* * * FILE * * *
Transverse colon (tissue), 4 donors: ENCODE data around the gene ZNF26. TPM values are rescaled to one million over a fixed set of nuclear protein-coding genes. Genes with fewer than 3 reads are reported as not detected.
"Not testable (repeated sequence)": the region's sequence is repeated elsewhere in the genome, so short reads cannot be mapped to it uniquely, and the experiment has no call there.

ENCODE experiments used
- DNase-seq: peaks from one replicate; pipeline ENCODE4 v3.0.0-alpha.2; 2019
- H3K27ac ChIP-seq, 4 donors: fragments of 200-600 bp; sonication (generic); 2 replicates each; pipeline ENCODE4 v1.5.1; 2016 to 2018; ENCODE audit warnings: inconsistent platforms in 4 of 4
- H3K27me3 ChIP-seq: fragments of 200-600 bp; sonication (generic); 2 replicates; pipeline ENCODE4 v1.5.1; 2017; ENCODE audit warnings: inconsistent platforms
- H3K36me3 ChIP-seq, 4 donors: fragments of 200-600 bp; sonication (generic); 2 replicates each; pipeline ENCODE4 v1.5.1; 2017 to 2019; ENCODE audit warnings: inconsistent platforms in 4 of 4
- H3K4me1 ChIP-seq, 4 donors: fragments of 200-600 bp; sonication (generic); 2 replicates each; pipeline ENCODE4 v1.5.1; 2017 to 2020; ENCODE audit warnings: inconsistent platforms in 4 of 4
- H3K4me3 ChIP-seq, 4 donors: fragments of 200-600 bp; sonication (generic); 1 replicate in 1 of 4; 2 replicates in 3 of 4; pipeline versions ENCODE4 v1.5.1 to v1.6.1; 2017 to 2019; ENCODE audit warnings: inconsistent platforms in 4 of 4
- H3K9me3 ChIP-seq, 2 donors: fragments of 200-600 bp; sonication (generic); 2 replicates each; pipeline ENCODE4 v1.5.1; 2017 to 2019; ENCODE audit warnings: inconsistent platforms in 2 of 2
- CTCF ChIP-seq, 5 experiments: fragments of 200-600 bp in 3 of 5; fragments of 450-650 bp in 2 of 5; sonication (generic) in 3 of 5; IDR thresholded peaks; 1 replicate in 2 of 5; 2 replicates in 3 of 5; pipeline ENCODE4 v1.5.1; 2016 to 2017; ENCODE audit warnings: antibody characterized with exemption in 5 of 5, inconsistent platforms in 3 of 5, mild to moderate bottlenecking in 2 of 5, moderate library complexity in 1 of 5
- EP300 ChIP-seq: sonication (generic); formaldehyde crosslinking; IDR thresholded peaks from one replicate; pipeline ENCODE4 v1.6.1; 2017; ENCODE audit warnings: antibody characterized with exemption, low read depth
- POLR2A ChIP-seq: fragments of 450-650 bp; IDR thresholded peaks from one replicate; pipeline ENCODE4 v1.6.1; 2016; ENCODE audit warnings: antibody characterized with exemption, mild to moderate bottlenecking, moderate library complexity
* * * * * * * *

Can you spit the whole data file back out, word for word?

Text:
Transverse colon (tissue), 4 donors: ENCODE data around the gene ZNF26. TPM values are rescaled to one million over a fixed set of nuclear protein-coding genes. Genes with fewer than 3 reads are reported as not detected.
"Not testable (repeated sequence)": the region's sequence is repeated elsewhere in the genome, so short reads cannot be mapped to it uniquely, and the experiment has no call there.

ENCODE experiments used
- DNase-seq: peaks from one replicate; pipeline ENCODE4 v3.0.0-alpha.2; 2019
- H3K27ac ChIP-seq, 4 donors: fragments of 200-600 bp; sonication (generic); 2 replicates each; pipeline ENCODE4 v1.5.1; 2016 to 2018; ENCODE audit warnings: inconsistent platforms in 4 of 4
- H3K27me3 ChIP-seq: fragments of 200-600 bp; sonication (generic); 2 replicates; pipeline ENCODE4 v1.5.1; 2017; ENCODE audit warnings: inconsistent platforms
- H3K36me3 ChIP-seq, 4 donors: fragments of 200-600 bp; sonication (generic); 2 replicates each; pipeline ENCODE4 v1.5.1; 2017 to 2019; ENCODE audit warnings: inconsistent platforms in 4 of 4
- H3K4me1 ChIP-seq, 4 donors: fragments of 200-600 bp; sonication (generic); 2 replicates each; pipeline ENCODE4 v1.5.1; 2017 to 2020; ENCODE audit warnings: inconsistent platforms in 4 of 4
- H3K4me3 ChIP-seq, 4 donors: fragments of 200-600 bp; sonication (generic); 1 replicate in 1 of 4; 2 replicates in 3 of 4; pipeline versions ENCODE4 v1.5.1 to v1.6.1; 2017 to 2019; ENCODE audit warnings: inconsistent platforms in 4 of 4
- H3K9me3 ChIP-seq, 2 donors: fragments of 200-600 bp; sonication (generic); 2 replicates each; pipeline ENCODE4 v1.5.1; 2017 to 2019; ENCODE audit warnings: inconsistent platforms in 2 of 2
- CTCF ChIP-seq, 5 experiments: fragments of 200-600 bp in 3 of 5; fragments of 450-650 bp in 2 of 5; sonication (generic) in 3 of 5; IDR thresholded peaks; 1 replicate in 2 of 5; 2 replicates in 3 of 5; pipeline ENCODE4 v1.5.1; 2016 to 2017; ENCODE audit warnings: antibody characterized with exemption in 5 of 5, inconsistent platforms in 3 of 5, mild to moderate bottlenecking in 2 of 5, moderate library complexity in 1 of 5
- EP300 ChIP-seq: sonication (generic); formaldehyde crosslinking; IDR thresholded peaks from one replicate; pipeline ENCODE4 v1.6.1; 2017; ENCODE audit warnings: antibody characterized with exemption, low read depth
- POLR2A ChIP-seq: fragments of 450-650 bp; IDR thresholded peaks from one replicate; pipeline ENCODE4 v1.6.1; 2016; ENCODE audit warnings: antibody characterized with exemption, mild to moderate bottlenecking, moderate library complexity